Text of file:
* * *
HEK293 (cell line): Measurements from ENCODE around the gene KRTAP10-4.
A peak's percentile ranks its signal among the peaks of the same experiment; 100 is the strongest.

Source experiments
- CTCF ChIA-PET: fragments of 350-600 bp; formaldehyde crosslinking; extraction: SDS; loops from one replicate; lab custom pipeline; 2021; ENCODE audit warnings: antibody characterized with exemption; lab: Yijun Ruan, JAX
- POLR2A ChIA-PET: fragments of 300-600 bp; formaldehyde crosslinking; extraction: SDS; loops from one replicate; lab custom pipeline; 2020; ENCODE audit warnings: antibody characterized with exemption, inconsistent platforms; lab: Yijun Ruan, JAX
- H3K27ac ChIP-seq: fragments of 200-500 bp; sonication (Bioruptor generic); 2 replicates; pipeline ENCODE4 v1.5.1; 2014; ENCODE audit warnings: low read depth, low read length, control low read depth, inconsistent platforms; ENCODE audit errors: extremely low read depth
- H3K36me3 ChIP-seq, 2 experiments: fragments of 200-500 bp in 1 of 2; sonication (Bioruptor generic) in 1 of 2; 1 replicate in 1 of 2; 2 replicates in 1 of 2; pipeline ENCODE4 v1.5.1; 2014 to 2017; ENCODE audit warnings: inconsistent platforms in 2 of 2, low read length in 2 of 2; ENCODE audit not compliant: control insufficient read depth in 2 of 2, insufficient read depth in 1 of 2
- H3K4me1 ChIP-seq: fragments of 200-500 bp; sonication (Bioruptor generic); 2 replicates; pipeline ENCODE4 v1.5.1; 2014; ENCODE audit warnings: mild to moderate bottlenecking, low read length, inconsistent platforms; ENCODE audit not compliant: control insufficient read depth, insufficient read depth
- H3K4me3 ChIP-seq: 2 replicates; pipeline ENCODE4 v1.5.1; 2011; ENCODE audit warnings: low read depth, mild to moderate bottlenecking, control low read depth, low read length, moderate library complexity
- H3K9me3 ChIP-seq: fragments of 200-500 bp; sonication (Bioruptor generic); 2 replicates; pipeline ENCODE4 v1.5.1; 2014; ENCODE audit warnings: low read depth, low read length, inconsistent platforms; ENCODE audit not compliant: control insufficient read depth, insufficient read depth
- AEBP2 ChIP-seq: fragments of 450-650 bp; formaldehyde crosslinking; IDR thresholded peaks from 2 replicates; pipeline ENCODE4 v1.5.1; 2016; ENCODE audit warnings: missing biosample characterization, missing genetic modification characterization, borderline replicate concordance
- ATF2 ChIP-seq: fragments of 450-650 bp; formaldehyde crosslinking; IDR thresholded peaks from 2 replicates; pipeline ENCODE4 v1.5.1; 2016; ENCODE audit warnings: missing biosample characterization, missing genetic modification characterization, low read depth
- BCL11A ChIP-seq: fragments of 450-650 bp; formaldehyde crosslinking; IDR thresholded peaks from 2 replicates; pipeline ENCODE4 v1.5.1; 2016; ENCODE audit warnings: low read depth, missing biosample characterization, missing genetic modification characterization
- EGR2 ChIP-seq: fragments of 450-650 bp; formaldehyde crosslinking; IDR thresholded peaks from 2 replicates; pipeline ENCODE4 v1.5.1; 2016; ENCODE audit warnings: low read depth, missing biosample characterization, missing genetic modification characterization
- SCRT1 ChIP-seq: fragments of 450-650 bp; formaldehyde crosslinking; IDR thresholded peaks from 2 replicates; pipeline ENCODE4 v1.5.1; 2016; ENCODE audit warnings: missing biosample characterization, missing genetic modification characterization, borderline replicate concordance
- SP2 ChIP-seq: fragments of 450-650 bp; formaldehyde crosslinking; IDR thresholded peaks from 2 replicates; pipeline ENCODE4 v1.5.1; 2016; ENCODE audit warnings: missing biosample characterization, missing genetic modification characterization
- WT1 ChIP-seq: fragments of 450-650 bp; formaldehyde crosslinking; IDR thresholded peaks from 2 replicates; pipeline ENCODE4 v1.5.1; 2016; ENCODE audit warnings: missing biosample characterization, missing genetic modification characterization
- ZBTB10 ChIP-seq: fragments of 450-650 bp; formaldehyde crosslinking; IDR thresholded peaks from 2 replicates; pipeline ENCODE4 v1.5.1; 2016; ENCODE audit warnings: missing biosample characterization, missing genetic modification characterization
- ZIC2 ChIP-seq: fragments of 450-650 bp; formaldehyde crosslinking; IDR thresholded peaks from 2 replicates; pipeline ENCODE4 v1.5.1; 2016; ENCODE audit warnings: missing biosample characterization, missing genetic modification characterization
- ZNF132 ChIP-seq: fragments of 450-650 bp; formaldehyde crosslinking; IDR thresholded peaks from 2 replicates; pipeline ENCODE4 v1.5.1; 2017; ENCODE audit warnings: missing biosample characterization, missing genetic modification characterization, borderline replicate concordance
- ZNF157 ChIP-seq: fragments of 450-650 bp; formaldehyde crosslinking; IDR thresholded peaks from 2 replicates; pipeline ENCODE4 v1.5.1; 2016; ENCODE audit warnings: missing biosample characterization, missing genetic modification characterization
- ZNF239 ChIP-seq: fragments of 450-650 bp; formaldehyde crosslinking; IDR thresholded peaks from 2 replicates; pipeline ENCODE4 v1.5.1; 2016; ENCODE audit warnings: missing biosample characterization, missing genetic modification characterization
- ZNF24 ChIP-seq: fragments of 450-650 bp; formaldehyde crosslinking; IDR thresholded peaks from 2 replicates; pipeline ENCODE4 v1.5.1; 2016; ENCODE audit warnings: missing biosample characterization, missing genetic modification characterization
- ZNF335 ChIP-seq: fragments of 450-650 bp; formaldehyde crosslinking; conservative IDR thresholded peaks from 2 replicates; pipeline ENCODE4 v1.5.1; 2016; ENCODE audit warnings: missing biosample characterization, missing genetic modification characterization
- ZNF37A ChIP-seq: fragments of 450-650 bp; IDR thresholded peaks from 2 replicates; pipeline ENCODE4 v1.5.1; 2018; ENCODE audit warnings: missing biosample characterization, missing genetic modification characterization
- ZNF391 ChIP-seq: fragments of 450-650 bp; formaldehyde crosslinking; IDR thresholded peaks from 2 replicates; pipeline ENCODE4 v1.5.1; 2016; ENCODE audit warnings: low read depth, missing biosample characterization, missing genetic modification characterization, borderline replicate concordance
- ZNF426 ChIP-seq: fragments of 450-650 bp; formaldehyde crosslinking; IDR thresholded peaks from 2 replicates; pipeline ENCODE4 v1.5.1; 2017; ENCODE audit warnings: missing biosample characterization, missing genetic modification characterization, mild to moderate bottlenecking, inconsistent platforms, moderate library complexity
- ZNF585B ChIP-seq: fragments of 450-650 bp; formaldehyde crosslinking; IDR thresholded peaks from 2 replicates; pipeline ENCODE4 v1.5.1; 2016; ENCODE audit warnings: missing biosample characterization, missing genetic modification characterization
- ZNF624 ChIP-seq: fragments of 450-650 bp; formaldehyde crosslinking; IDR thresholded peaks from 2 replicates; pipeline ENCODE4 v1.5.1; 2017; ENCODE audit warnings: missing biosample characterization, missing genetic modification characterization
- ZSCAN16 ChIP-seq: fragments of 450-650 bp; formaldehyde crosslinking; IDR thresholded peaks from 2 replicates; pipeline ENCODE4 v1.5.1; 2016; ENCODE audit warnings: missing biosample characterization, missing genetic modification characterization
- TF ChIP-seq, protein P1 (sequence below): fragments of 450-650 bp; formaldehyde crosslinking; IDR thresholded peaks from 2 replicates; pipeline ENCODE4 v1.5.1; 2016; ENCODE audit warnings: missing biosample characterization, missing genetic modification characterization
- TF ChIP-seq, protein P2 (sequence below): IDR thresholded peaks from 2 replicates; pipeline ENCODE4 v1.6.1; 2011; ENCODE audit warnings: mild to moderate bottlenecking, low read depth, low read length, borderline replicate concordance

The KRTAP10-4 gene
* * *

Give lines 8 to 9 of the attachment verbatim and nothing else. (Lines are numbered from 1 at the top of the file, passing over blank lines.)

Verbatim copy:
- H3K4me1 ChIP-seq: fragments of 200-500 bp; sonication (Bioruptor generic); 2 replicates; pipeline ENCODE4 v1.5.1; 2014; ENCODE audit warnings: mild to moderate bottlenecking, low read length, inconsistent platforms; ENCODE audit not compliant: control insufficient read depth, insufficient read depth
- H3K4me3 ChIP-seq: 2 replicates; pipeline ENCODE4 v1.5.1; 2011; ENCODE audit warnings: low read depth, mild to moderate bottlenecking, control low read depth, low read length, moderate library complexity